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The Diamond Mystique  |   Conflict Diamonds  |   Diamond Trading  |   The Democratic Diamond

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Jenna Sandy was abducted as a child and spent years with the rebels. Photo: D. George

PART II Conflict Diamonds in West Africa      Page 1  2  3  4

Sierra Leone's Children

Some of the most intriguing information about how the rebels get their diamonds out of the country comes from Sierra Leone's children.

Near the town of Bo, there is a camp for children who have escaped from the rebels or have been released. The R.U.F. abducted thousands of children during the war. They turned most into soldiers, some they use for sex. Others slave in the diamond mines of the Kono districtů. where the biggest and most valuable stones are found. The rebels have held this area since 1997.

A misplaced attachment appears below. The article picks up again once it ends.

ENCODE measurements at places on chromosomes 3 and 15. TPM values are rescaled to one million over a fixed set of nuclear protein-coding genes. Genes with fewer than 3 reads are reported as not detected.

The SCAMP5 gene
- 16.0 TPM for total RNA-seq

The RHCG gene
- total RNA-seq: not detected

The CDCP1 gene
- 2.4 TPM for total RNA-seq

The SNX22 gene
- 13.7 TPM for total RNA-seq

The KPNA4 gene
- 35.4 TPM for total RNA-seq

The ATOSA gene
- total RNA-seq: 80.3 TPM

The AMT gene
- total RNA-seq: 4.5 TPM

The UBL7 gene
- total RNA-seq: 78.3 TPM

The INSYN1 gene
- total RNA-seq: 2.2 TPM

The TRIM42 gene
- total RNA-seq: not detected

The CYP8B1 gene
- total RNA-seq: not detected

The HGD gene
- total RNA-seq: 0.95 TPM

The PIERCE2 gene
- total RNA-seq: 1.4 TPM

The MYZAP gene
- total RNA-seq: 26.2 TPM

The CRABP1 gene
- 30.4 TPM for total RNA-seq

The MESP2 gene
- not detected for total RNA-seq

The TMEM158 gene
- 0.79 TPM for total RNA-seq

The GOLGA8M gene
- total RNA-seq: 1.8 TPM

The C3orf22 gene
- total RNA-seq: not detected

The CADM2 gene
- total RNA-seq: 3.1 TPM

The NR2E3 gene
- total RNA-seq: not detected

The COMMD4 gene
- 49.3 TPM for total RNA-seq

A young woman introduces herself in Krio, an English-based Creole. "My name Jenna Sandy, 18 years old."

Jenna Sandy was abducted as a child and spent years with the rebels. She finally escaped and made her way back home. She says besides their own mines, the rebels often sweep down on subsistence miners and rob them. And, she says she often saw visitors who arrived in small planes to do business with the rebels.

"The rebels used to say they were giving the diamonds to Poppy. Poppy is the rebel leader, Foday Sankoh," says Jenna. "So when they gather these diamonds, white people come with Poppy and in exchange, they give them food items or ammunition."

Now, the rebel leader Foday Sankoh sits in prison in the capital, Freetown. He was captured last year. And the government is trying to staunch the flow of blood diamonds with computers and sealing wax.

Next: Weak Links Along the Diamond Chain